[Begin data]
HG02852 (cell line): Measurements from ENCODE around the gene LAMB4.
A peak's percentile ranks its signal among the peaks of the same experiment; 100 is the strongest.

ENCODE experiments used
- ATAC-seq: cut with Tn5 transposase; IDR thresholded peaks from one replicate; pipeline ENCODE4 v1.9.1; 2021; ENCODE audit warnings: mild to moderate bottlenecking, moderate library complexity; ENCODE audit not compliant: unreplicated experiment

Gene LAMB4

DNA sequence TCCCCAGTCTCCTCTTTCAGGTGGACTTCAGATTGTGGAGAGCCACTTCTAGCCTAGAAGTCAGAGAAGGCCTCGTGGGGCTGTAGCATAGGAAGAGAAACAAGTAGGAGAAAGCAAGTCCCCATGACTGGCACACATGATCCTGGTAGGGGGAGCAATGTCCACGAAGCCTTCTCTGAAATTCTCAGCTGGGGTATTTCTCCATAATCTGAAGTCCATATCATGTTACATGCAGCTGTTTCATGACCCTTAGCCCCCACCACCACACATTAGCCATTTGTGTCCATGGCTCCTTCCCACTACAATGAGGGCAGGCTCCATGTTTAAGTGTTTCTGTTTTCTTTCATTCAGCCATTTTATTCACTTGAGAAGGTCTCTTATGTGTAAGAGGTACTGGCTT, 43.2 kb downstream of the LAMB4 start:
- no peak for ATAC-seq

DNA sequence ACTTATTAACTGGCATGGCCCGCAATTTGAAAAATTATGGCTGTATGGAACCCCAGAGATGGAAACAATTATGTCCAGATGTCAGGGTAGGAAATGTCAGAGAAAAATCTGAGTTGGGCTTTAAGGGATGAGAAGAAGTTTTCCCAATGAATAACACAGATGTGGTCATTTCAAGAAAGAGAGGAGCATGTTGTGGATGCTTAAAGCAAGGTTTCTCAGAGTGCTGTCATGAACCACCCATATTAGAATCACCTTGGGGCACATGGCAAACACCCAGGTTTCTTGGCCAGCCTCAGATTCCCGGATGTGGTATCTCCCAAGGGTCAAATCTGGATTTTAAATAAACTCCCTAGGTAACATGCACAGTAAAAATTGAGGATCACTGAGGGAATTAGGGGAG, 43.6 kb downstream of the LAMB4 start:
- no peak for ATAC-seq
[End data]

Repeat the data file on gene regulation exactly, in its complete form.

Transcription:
HG02852 (cell line): Measurements from ENCODE around the gene LAMB4.
A peak's percentile ranks its signal among the peaks of the same experiment; 100 is the strongest.

ENCODE experiments used
- ATAC-seq: cut with Tn5 transposase; IDR thresholded peaks from one replicate; pipeline ENCODE4 v1.9.1; 2021; ENCODE audit warnings: mild to moderate bottlenecking, moderate library complexity; ENCODE audit not compliant: unreplicated experiment

Gene LAMB4

DNA sequence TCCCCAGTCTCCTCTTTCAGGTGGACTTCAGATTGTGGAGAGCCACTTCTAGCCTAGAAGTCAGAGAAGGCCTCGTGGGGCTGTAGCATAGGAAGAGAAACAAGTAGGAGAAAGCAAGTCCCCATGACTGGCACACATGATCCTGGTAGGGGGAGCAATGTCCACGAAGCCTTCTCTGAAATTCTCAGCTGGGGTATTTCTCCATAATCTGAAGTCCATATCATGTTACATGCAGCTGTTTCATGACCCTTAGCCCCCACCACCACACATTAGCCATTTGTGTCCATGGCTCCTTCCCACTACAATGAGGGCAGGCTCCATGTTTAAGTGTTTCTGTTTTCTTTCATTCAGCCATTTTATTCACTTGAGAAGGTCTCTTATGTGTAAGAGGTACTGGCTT, 43.2 kb downstream of the LAMB4 start:
- no peak for ATAC-seq

DNA sequence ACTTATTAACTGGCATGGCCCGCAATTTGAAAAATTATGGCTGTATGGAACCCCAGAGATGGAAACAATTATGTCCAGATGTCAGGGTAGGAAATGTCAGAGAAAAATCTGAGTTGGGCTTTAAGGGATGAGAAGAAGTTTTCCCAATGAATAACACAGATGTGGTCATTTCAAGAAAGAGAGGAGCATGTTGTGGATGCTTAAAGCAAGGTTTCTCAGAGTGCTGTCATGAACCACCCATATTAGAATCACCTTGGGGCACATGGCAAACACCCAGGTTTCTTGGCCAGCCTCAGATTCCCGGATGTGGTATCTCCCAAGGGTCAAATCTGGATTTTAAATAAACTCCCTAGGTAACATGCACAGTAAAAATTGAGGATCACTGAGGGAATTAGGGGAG, 43.6 kb downstream of the LAMB4 start:
- no peak for ATAC-seq